The Cubs are looking at internal solutions and hoping for strength in numbers with Kyle Schwarber sidelined for the rest of the season. Javier Baez could be on deck.

Baez hit in the middle of Triple-A Iowa’s lineup on Monday night, with Cubs manager Joe Maddon saying the organization would like to see him get around 20 or 25 at-bats before joining the big-league club.

That could happen as soon as this week’s opening homestand at Wrigley Field — or once Baez gets his timing down after a left thumb injury prevented him from making the Opening Day roster.

The Cubs plan to move Baez around the infield and the outfield with Iowa, grooming another versatile player to help fill the void with Schwarber awaiting surgery to repair the torn ACL and LCL in his left knee.

That’s how Theo Epstein’s front office built this flexible roster over the years, preparing for worst-case scenarios with a Rookie of the Year who can play third base and all over the outfield (Kris Bryant), an All-Star super-utility guy (Ben Zobrist) and a bullpen stocked with four swingmen (Trevor Cahill, Adam Warren, Clayton Richard, Travis Wood).

“Overcoming adversity is really all about character and looking at it the right way,” Epstein said, “instead of sulking and getting down and thinking about what you don’t have. It’s seeing it as an opportunity to overcome something, an opportunity for someone else to step up, an opportunity to really prove your mettle as a club.


“Because injuries are not a variable in this game. They’re a constant. You just don’t know who. You don’t know how long. You don’t know what type of injury. But you know you’re going to have injuries. So if you don’t prepare for them, then shame on you.”

That’s what the Cubs had in mind when they signed Dexter Fowler to a one-year, $13 million contract in late February — or multiple news cycles after the Baltimore Orioles were supposed to be finalizing a three-year, $35 million deal with Maddon’s you-go, we-go leadoff guy/outfielder.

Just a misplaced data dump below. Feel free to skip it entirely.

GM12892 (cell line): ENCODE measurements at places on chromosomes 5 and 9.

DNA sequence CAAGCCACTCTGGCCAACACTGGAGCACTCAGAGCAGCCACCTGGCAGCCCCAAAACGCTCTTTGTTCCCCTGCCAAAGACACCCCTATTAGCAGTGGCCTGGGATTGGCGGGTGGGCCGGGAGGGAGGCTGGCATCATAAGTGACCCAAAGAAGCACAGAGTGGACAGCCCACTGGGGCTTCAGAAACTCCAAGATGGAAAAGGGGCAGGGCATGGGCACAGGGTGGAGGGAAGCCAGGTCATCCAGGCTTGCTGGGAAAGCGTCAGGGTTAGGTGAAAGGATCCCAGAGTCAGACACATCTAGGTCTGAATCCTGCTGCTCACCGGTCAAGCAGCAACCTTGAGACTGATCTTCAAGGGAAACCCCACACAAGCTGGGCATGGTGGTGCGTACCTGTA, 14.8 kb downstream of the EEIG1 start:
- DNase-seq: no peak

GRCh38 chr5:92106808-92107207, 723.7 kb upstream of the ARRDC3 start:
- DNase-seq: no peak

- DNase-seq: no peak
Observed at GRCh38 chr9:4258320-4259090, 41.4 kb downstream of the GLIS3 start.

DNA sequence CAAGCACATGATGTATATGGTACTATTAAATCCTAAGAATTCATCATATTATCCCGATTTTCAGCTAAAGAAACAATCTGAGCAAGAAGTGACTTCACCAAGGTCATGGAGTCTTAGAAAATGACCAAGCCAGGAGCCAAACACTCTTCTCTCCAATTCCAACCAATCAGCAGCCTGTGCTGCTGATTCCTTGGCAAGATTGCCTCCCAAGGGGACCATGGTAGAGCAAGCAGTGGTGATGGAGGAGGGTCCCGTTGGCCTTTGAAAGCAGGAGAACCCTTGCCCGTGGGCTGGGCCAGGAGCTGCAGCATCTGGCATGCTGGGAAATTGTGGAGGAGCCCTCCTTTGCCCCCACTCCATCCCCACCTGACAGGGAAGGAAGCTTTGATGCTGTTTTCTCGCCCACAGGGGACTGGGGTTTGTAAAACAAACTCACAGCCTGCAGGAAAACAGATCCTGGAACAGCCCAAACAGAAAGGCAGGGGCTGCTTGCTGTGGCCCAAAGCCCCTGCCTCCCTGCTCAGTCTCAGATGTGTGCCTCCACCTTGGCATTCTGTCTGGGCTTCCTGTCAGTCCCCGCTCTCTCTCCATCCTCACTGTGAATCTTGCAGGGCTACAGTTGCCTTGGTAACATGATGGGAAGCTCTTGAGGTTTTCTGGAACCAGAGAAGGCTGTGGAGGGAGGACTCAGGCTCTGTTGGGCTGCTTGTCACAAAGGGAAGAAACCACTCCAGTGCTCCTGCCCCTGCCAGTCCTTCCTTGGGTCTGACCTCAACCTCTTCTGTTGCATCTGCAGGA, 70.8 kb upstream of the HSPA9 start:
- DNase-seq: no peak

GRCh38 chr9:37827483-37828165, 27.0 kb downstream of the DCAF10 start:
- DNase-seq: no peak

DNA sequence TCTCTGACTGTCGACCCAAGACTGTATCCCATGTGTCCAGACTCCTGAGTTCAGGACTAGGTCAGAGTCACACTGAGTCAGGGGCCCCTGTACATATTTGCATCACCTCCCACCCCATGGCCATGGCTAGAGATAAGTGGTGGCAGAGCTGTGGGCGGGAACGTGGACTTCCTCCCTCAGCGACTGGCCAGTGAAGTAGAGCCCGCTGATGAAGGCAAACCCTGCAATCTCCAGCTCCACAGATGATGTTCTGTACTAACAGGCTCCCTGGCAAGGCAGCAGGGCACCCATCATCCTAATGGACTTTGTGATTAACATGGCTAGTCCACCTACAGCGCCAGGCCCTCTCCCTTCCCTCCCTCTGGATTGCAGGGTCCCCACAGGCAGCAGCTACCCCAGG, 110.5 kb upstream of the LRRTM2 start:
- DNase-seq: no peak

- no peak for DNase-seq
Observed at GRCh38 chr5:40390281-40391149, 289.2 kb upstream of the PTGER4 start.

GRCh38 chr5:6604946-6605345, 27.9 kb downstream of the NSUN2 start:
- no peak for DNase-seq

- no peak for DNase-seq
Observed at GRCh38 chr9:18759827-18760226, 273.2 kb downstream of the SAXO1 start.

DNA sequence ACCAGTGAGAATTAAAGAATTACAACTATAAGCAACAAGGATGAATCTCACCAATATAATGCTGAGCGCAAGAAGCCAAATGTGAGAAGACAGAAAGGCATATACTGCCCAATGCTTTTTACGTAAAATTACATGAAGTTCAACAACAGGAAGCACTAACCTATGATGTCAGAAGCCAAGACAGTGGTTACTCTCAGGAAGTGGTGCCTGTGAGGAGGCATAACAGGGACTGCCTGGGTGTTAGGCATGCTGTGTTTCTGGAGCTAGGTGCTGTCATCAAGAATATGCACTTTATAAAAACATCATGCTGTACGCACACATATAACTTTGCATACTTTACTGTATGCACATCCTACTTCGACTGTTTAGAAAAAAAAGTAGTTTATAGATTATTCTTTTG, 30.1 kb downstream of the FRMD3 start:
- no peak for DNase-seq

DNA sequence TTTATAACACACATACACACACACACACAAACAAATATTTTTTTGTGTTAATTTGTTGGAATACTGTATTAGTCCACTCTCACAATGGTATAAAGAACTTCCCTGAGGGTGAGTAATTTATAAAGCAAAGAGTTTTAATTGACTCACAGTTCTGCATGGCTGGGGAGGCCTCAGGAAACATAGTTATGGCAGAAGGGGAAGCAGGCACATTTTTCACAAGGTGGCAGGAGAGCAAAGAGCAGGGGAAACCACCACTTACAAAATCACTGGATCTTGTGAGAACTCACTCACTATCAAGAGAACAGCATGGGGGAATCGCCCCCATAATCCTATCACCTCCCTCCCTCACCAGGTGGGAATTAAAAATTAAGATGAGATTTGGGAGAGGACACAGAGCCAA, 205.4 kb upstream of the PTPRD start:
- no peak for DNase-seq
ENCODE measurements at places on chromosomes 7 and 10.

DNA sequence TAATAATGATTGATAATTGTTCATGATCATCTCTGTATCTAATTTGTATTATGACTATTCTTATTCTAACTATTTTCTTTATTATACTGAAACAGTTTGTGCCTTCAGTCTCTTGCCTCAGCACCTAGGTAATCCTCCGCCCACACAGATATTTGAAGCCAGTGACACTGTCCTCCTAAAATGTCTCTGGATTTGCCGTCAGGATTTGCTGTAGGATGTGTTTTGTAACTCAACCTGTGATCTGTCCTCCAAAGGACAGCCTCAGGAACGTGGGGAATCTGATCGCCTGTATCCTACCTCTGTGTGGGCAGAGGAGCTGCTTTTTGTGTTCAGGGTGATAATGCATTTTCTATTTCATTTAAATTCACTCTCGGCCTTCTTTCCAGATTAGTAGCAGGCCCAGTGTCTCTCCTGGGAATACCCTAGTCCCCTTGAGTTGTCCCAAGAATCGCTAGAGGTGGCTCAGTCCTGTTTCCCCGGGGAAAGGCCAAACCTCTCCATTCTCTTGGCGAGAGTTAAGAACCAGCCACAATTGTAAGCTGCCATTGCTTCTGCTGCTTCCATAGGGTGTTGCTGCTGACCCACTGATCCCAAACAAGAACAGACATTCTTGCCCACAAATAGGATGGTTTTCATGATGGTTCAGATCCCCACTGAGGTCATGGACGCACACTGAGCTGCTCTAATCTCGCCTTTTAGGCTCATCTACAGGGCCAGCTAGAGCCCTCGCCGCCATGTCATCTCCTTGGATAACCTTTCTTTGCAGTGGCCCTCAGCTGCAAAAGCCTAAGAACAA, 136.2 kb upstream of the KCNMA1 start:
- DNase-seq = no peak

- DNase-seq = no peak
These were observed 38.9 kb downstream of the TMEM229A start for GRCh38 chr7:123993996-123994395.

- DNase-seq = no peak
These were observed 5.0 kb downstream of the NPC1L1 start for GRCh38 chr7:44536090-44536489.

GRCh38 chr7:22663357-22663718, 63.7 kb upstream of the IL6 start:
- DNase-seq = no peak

“Dexter’s pretty much been the guy that’s gotten this whole thing rolling,” Maddon said. “We have so many great guys within our support group. It’s obvious with the guys that came in. You’re talking about Jason (Heyward) and ‘Zo’ and what they’ve already done to this particular group.

“These guys (understand) that we can survive. They realize that people are going to have to pick each other up.”

The Cubs also look at Iowa and already think Albert Almora could be a plus defender in center field, with Willson Contreras projected to be a frontline catcher in the big leagues.

As Maddon said: “I really believe you’re going to see a lot of guys (who) are going to come up from the minor leagues and do equally as well (and) surprise a lot of people.”

The Cubs can’t afford to lose Anthony Rizzo, an MVP presence in the middle of their lineup and new clubhouse and a Gold Glove-level defender at first base.

Schwarber’s promotion from the minor leagues helped transform the Cubs into a 97-win team last year. He got a loud ovation when he used a crutch to climb the dugout steps and join his teammates on the field before Monday’s home opener against the Cincinnati Reds.

Maybe the Cubs will have lightning strike again this summer.

“We hate to lose Kyle,” Epstein said. “It changes who we are a little bit, because he’s unique. But we’re built to withstand some injuries and to keep fighting and to have the next guy step up.

“That’s why you have depth. That’s why you have talented players waiting for that opportunity. I think our guys will rise to this challenge.”